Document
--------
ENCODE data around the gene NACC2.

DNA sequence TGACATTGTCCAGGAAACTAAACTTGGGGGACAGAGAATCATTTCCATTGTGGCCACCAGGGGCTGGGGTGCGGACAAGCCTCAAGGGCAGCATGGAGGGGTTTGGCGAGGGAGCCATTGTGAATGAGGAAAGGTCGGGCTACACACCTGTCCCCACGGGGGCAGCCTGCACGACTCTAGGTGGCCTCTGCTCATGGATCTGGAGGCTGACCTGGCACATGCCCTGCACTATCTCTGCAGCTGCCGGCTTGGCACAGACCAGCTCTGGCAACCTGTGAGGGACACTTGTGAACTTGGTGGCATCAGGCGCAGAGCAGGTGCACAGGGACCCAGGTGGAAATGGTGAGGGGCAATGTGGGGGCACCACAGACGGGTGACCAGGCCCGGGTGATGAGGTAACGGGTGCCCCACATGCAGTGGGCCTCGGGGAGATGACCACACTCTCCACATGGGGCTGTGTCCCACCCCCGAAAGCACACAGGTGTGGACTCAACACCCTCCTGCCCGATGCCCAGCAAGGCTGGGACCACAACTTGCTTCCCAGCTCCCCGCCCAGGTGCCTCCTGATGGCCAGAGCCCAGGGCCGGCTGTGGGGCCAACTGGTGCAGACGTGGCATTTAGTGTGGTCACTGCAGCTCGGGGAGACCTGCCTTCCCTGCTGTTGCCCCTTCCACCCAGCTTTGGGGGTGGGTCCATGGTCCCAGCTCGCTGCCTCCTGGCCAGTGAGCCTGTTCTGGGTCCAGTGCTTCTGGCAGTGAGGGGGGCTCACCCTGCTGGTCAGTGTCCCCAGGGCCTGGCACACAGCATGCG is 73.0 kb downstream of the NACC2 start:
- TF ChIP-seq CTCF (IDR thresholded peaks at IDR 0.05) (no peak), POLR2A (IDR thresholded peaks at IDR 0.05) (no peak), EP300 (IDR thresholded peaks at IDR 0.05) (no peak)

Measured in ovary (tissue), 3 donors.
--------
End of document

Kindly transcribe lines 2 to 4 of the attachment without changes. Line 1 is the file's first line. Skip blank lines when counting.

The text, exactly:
DNA sequence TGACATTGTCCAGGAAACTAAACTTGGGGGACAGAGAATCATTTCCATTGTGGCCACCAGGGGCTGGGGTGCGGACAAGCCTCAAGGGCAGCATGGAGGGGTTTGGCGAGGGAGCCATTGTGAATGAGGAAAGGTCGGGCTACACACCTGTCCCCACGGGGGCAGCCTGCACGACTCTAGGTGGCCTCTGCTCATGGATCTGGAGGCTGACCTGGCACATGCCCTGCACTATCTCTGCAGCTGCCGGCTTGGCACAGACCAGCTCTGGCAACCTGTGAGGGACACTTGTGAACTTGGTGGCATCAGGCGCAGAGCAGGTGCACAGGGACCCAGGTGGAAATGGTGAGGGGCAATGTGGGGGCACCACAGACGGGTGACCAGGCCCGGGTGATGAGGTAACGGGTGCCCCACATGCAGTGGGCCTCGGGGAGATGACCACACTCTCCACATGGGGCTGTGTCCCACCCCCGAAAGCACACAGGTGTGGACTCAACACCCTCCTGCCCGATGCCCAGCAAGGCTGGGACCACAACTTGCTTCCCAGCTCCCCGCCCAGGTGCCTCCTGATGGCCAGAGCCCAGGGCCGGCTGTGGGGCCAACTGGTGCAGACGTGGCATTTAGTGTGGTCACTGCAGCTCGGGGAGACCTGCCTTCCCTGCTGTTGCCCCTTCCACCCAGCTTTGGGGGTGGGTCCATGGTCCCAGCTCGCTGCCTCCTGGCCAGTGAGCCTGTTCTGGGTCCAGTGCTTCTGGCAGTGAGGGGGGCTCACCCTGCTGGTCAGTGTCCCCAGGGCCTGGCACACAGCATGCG is 73.0 kb downstream of the NACC2 start:
- TF ChIP-seq CTCF (IDR thresholded peaks at IDR 0.05) (no peak), POLR2A (IDR thresholded peaks at IDR 0.05) (no peak), EP300 (IDR thresholded peaks at IDR 0.05) (no peak)

Measured in ovary (tissue), 3 donors.